Kyle Watson Chats First Shambhala Performance, New Album “Into The Morning” & Local South African Artists
Electronic music lovers around the world make the long pilgrimage north to Shambhala through the Kootenay mountains every August to discover the most cutting edge and innovative new artists out there. Current tastemakers like CloZee, Troyboi, Truth, Opiuo, and Rezz have all been fast-tracked to superstardom after laying down testimonials on the Canadian festival’s legendary sound systems.
Perhaps one of the hottest DJs and producers in the world right now, South African beatsmith Kyle Watson is set to follow in those footsteps. WIth notable releases on Dirtybird, Sweat It Out, and This Ain’t Bristol and with his debut album Into The Morning coming at the end of August, Kyle is planting his flag in the global music landscape.
After a jaw-dropping set at The Pagoda sandwiched between Fisher and Claptone, Kyle continues to enrich his credentials as one of the brightest stars in the game. We spoke with Kyle Watson about his upcoming album, playing his first Shambhala and the blossoming house scene in his native South Africa.
Sensible Reason: How was your first Shambhala experience and what was it like performing at the Pagoda?
Kyle Watson- What an amazing festival to play! The vibe was unreal, just such a feel-good energy and that Pagoda stage is pretty damn special!
SR: What’s it like performing with the Dirtybird crew for a takeover like Friday night? What’s the vibe like when you all get together?
KW: It was great to see some of the guys again, plus I finally got to meet papa Claude even if it was for about 15 seconds. It just makes me even more excited for Campout later this year.
SR: You’ve got a slew of big remixes in your arsenal, how do you approach remixing a track & do you have a particular technique?
KW: Ye I always try not to listen to the original track too many times, at least not critically. I like to throw away almost everything, focusing mainly on the vocal/hook. If I do use anything else from the original then I usually tweak it up so much that it becomes almost unrecognizable.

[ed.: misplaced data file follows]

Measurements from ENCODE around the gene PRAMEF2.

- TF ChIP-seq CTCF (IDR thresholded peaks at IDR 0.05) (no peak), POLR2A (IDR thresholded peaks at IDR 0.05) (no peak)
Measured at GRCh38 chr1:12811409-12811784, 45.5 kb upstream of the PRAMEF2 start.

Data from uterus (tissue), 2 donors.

SR: What can fans look forward to from your upcoming album ‘Into The Morning’?
KW: This is super special to me! The album is probably not what a lot of people might expect, and that’s exactly what I want to achieve. There’s a variety of eclectic styles on there, everything from house to hip hop, downtempo to electronica.
SR: What goals, if any, did you set out for yourself when you first started producing? Do you feel like you’ve reached, surpassed or are still working towards those goals?
KW: I’m happy to say that I’ve achieved most of my goals, but I still have more to reach. I think it’s a fluid process, you should never really reach all your goals because once you hit one you’re already looking at where to go next.
KW: Within the crunchier side of the house scene that I’m involved in, its really grown a lot particularly over the last 5 or 6 years. International influences are starting to creep in properly now and the quality of our local producers is really starting to shine. Das Kapital, strange Loving, Ryan Murgatroyd, MKLY and Sides are all making fantastic music. We’ve got a way to go though, I still want to see more of our local producers breaking through the South African ceiling and into the rest of the world.
SR: What advice would you give to a young international producer looking to break into the North American scene? What challenges, if any, did you face?
KW: To be honest I didn’t actively try to break into the North American scene. I was kind of naive I guess, not really looking into the sounds that are popular in those countries. All I know is that I got curious when I started receiving loads of messages and comments from people in the US wanting to see me live! Best advice is to work with a good booking agent, because that can make or break an artist trying to break into a new territory. And just be honest with your own sound, be yourself.
SR: Recently you listed your 7 favorite clubs in the US for BBM Live. What in your opinion makes a great club ‘great’ to perform at?
KW: A great collection of people there just for the music, and a strong sound system. If the room is packed full of the right people and the music is reaching them through a proper sound system, then I feel the connection with them and can’t really go wrong.